In Pelham (C-476/17, paras 70-71) the CJEU, with a contestable interpretation of Article 5(3)(d) InfoSoc based on the everyday meaning of the term, the legislative context and the purpose of the provision, affirmed that the essential characteristics of a quotation are the use of a work or an extract thereof for the purposes of illustrating an assertion, defending an opinion or allowing an intellectual comparison between the work and the assertions of the user. This entails that to have a quotation, the user should have the intent to enter into a dialogue with the work cited. The statement substantially limited the potential scope of the exception and its safeguarding role for freedom of expression, introducing yet another element of subjectivity and uncertainty within the tangles of its interpretation. Unfortunately, this is the only indication from the CJEU that the Corte di Cassazione seemed to build on, without even citing it. On the contrary, the Italian Supreme Court completely disregarded two other key doctrines advanced in the Grand Chamber trio, recalling instead more traditional and opposite arguments coming from its earlier case law. And while it is true that not even the newest CJEU’s doctrines would have allowed the Foundation to prevail, their blatant disregard still represents a dangerous precedent against the alignment of the Italian exception to its EU counterpart.

The first CJEU maxim ignored by the Cassazione refers to the maximum amount of work that can be quoted under the exception. This is particularly important vis-à-vis works that must be reproduced in their entirety for the quotation to effectively perform its function, such as works of visual art, but may well be applied to other creations. In Spiegel Online (C-516/17) the CJEU qualified as quotation a hyperlink to a file that could be downloaded independently, arguing that what matters is that the user establishes a direct and close link between her opinion and the quoted work, which enables an intellectual comparison, and not that the quote is embedded into her piece. At the same time, the CJEU also stated that quotation entails “the use of a work or, more generally, of an extract of the work”, thereby implicitly admitting that, when requested to fulfill the purpose of the exception, a full reproduction of the work may still be considered a legitimate quotation under Article 5(3)(c) InfoSoc. This stands in clear conflict with the assumption on which the Italian Supreme Court decision relied, id est that only partial reproductions may amount to a legitimate quotation, even in realms, such as visual arts, when this is very hard to realize without hurting the effectiveness of the exception.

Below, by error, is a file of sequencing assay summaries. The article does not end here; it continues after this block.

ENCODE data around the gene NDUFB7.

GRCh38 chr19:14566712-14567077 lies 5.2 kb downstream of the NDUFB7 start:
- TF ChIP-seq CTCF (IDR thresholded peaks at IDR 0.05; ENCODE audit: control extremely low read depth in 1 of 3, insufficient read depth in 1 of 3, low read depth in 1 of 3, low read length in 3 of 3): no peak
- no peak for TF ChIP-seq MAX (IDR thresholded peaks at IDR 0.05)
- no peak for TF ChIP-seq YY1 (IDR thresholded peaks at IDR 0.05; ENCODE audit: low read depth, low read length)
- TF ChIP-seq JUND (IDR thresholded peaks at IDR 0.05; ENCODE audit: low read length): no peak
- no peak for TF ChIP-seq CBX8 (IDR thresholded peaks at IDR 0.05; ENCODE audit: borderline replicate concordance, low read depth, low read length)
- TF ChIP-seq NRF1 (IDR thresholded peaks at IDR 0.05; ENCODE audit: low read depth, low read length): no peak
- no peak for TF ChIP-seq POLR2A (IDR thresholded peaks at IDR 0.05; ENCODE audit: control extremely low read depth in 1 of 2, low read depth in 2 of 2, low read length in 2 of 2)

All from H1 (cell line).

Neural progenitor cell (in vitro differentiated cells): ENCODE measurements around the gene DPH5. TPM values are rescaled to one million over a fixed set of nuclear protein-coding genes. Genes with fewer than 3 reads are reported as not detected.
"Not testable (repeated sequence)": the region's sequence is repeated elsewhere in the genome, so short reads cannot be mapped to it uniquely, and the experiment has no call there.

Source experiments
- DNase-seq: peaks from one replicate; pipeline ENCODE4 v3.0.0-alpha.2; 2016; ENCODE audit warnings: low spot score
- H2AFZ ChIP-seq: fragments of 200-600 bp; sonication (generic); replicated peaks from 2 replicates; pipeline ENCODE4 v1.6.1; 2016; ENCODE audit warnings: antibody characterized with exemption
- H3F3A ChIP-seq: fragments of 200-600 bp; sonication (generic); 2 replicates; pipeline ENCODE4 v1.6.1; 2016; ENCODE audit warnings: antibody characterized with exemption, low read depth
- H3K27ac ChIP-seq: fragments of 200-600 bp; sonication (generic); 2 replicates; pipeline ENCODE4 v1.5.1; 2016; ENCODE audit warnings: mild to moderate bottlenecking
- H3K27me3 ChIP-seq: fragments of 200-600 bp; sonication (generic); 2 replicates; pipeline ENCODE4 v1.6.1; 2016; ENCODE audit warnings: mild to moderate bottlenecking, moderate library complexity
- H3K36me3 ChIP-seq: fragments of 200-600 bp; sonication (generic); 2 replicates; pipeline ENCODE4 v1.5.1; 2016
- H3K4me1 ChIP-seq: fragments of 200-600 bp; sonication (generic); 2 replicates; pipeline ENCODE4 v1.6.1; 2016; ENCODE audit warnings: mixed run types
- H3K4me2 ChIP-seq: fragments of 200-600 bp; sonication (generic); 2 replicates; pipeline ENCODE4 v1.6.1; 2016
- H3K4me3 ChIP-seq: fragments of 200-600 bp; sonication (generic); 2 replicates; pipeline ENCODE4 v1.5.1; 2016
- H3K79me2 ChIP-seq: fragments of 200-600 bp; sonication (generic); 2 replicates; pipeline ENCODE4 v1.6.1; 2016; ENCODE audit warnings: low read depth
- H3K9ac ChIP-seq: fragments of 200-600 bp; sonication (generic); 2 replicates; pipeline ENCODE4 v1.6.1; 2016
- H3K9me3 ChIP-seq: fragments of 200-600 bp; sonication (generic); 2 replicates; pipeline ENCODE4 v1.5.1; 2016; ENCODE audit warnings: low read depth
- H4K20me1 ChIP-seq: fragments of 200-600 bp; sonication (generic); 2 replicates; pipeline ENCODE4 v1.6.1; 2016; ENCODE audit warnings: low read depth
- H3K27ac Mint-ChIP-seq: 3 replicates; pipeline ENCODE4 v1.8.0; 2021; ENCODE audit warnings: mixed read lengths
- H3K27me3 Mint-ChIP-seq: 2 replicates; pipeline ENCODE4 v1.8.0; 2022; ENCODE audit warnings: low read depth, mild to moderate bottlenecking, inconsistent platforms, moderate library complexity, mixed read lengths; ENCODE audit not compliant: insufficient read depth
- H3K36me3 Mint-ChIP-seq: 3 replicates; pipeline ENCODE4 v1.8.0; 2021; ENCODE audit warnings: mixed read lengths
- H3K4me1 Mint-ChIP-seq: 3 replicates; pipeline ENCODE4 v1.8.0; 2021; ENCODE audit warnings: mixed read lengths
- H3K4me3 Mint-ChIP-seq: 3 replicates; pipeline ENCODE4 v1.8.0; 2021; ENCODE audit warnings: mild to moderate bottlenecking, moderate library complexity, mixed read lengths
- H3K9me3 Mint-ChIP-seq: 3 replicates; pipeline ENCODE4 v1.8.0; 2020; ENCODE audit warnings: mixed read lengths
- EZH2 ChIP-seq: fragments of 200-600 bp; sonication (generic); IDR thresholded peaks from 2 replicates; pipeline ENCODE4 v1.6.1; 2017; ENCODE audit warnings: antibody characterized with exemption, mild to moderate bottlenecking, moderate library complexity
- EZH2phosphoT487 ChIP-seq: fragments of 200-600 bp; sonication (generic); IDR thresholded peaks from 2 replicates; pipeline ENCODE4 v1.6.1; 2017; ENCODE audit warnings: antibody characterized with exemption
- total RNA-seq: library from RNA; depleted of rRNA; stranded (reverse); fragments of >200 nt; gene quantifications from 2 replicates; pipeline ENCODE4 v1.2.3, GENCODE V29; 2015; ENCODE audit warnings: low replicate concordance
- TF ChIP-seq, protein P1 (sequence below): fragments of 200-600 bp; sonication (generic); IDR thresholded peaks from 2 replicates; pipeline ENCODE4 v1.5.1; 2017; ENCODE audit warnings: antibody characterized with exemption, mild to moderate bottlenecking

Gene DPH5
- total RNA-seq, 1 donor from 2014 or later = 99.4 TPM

The second CJEU doctrine that is fully disregarded is the caveat against the strict interpretation of exceptions, which represents one of the traits d’union of the Grand Chamber trio. Exceptions – the CJEU states – must be read in a manner that does not prejudice their effectiveness and realization of their purpose, and particularly the overall InfoSoc goal of striking a fair balance between rightholders’ and users’ interests and fundamental rights. Since quotation is mostly conceived to protect users’ freedom of expression, this objective should be taken into account when interpreting and applying the provision. Once again, the defendant would have not prevailed in any case. Yet, the fact that the Italian Supreme Court only recalled the principle of strict interpretation of exceptions to support its reading of Article 70 l.aut. is another step back in time, moving Italian copyright law towards a direction that is not consistent with the most recent indications provided by the CJEU. Yet another evidence of the failure in the harmonization of EU copyright flexibilities.


[1]The summary, quotation or reproduction of excerpts or part of a work and their communication to the public are free if performed for purposes of criticism and discussion, to the extent that are justified by such objectives and are not in competition with the economic exploitation of the work. If performed for teaching and scientific research purposes, the use should be non-commercial and for illustration only.